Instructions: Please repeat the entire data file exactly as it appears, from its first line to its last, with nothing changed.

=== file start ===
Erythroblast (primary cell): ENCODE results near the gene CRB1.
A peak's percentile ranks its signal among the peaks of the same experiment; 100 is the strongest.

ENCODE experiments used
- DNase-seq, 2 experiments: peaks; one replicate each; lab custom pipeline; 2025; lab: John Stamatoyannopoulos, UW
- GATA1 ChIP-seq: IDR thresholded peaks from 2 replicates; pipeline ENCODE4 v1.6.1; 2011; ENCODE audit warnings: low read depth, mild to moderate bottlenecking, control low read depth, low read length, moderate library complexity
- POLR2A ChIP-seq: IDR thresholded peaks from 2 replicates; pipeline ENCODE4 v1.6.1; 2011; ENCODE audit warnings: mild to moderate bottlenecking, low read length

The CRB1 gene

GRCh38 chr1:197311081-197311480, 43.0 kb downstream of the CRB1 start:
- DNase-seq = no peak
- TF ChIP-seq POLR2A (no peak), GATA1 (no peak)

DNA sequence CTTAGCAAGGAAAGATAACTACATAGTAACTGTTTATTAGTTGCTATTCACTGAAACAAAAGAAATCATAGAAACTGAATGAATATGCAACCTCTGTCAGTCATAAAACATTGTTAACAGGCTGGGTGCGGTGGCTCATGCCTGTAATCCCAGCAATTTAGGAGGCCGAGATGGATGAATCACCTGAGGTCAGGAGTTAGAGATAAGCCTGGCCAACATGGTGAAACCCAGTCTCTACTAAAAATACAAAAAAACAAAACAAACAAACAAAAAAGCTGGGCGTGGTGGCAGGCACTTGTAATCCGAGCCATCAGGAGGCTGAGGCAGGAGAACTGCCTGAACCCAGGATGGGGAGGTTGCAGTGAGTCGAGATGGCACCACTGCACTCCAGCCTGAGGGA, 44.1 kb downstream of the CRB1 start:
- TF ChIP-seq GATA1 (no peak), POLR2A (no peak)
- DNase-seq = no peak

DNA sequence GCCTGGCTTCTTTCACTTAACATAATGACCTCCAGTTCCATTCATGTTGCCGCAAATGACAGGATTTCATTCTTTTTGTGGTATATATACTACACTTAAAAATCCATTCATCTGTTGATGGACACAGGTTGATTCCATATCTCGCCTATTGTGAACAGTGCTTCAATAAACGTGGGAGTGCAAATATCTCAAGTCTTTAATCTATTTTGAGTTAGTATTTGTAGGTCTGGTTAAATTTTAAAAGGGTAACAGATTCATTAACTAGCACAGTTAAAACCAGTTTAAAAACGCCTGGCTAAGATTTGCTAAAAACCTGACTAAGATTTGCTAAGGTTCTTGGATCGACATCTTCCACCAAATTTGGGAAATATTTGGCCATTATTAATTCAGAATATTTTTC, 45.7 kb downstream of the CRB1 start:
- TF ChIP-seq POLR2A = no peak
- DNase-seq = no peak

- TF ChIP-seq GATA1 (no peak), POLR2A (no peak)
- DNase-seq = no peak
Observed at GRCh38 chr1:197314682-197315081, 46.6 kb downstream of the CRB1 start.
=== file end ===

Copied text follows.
Erythroblast (primary cell): ENCODE results near the gene CRB1.
A peak's percentile ranks its signal among the peaks of the same experiment; 100 is the strongest.

ENCODE experiments used
- DNase-seq, 2 experiments: peaks; one replicate each; lab custom pipeline; 2025; lab: John Stamatoyannopoulos, UW
- GATA1 ChIP-seq: IDR thresholded peaks from 2 replicates; pipeline ENCODE4 v1.6.1; 2011; ENCODE audit warnings: low read depth, mild to moderate bottlenecking, control low read depth, low read length, moderate library complexity
- POLR2A ChIP-seq: IDR thresholded peaks from 2 replicates; pipeline ENCODE4 v1.6.1; 2011; ENCODE audit warnings: mild to moderate bottlenecking, low read length

The CRB1 gene

GRCh38 chr1:197311081-197311480, 43.0 kb downstream of the CRB1 start:
- DNase-seq = no peak
- TF ChIP-seq POLR2A (no peak), GATA1 (no peak)

DNA sequence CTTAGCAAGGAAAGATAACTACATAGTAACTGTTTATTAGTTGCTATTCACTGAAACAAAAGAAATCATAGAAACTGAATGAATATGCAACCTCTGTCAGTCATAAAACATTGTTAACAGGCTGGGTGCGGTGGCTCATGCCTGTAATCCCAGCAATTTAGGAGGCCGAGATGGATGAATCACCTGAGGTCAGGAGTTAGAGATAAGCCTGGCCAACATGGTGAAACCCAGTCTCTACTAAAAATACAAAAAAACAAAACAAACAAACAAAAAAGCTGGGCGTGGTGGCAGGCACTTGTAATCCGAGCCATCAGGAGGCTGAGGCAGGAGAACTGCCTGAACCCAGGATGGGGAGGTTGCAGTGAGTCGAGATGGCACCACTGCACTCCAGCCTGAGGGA, 44.1 kb downstream of the CRB1 start:
- TF ChIP-seq GATA1 (no peak), POLR2A (no peak)
- DNase-seq = no peak

DNA sequence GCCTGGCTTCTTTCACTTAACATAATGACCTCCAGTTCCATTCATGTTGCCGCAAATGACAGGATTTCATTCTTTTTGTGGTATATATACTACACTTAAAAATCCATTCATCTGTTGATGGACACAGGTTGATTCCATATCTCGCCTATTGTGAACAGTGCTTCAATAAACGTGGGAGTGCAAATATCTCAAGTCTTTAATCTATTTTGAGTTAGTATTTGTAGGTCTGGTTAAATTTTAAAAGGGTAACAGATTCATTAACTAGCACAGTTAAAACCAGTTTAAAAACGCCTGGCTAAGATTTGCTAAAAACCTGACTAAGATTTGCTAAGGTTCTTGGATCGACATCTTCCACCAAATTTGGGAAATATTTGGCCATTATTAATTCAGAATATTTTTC, 45.7 kb downstream of the CRB1 start:
- TF ChIP-seq POLR2A = no peak
- DNase-seq = no peak

- TF ChIP-seq GATA1 (no peak), POLR2A (no peak)
- DNase-seq = no peak
Observed at GRCh38 chr1:197314682-197315081, 46.6 kb downstream of the CRB1 start.